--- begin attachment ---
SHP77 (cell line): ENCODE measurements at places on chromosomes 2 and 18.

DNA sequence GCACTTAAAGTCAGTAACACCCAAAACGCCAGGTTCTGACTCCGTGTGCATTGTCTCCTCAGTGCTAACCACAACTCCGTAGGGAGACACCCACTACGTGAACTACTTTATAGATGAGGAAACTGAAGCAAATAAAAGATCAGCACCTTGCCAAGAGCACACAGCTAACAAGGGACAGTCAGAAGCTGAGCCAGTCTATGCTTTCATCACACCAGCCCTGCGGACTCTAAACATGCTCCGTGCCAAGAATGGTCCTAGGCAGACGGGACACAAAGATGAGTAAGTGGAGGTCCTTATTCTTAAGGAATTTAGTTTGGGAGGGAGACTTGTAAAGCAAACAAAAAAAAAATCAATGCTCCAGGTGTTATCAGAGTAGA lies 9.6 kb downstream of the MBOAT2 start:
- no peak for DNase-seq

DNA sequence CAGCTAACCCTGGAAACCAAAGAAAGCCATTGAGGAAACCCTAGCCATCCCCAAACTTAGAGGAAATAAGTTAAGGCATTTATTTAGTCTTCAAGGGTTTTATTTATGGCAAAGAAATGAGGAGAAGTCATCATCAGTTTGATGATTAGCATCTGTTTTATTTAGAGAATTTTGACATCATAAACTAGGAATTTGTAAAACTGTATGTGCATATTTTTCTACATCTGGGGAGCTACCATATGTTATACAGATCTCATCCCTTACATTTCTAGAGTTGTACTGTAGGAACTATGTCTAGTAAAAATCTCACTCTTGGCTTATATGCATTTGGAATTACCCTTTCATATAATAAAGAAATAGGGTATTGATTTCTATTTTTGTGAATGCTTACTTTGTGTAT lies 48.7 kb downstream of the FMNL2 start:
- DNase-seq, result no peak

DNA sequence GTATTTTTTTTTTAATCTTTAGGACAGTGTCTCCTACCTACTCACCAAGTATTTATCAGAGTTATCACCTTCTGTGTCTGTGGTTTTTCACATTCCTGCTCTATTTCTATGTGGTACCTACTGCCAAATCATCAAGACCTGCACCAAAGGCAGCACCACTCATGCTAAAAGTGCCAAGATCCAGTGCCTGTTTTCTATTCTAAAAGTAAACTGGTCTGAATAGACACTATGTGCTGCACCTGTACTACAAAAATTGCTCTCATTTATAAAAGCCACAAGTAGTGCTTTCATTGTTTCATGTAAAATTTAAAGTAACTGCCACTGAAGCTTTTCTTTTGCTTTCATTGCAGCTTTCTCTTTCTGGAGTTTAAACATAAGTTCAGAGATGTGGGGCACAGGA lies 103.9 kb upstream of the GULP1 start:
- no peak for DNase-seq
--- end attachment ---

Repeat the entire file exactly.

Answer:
SHP77 (cell line): ENCODE measurements at places on chromosomes 2 and 18.

DNA sequence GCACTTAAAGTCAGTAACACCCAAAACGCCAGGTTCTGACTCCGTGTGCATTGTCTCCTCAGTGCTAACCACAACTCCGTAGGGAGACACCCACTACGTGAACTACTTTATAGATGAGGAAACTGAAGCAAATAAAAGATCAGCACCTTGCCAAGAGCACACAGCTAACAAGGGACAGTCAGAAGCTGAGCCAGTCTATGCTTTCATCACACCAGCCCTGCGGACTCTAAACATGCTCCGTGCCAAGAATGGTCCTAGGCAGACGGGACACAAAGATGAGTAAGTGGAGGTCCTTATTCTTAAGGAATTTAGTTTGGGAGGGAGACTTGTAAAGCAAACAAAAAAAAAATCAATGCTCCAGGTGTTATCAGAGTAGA lies 9.6 kb downstream of the MBOAT2 start:
- no peak for DNase-seq

DNA sequence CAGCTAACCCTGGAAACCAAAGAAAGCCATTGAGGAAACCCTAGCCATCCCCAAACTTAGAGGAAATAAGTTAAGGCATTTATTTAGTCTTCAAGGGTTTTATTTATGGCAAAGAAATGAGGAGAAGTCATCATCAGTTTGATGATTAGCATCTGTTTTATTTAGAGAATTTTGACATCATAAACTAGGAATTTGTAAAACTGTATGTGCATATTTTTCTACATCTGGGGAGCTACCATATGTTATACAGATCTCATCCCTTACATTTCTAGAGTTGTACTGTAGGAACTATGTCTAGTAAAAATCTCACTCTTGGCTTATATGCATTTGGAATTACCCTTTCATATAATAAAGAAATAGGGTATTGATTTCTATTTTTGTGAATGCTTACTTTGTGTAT lies 48.7 kb downstream of the FMNL2 start:
- DNase-seq, result no peak

DNA sequence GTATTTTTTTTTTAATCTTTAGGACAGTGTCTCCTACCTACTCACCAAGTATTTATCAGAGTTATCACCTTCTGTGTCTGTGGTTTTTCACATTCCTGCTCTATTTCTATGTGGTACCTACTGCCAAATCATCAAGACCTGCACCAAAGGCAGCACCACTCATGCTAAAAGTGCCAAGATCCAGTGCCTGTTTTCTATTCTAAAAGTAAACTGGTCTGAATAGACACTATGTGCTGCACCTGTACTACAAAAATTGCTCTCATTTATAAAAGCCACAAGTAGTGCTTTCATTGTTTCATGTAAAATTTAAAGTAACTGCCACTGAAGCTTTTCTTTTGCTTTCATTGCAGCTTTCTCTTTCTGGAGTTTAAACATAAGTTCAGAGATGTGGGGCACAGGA lies 103.9 kb upstream of the GULP1 start:
- no peak for DNase-seq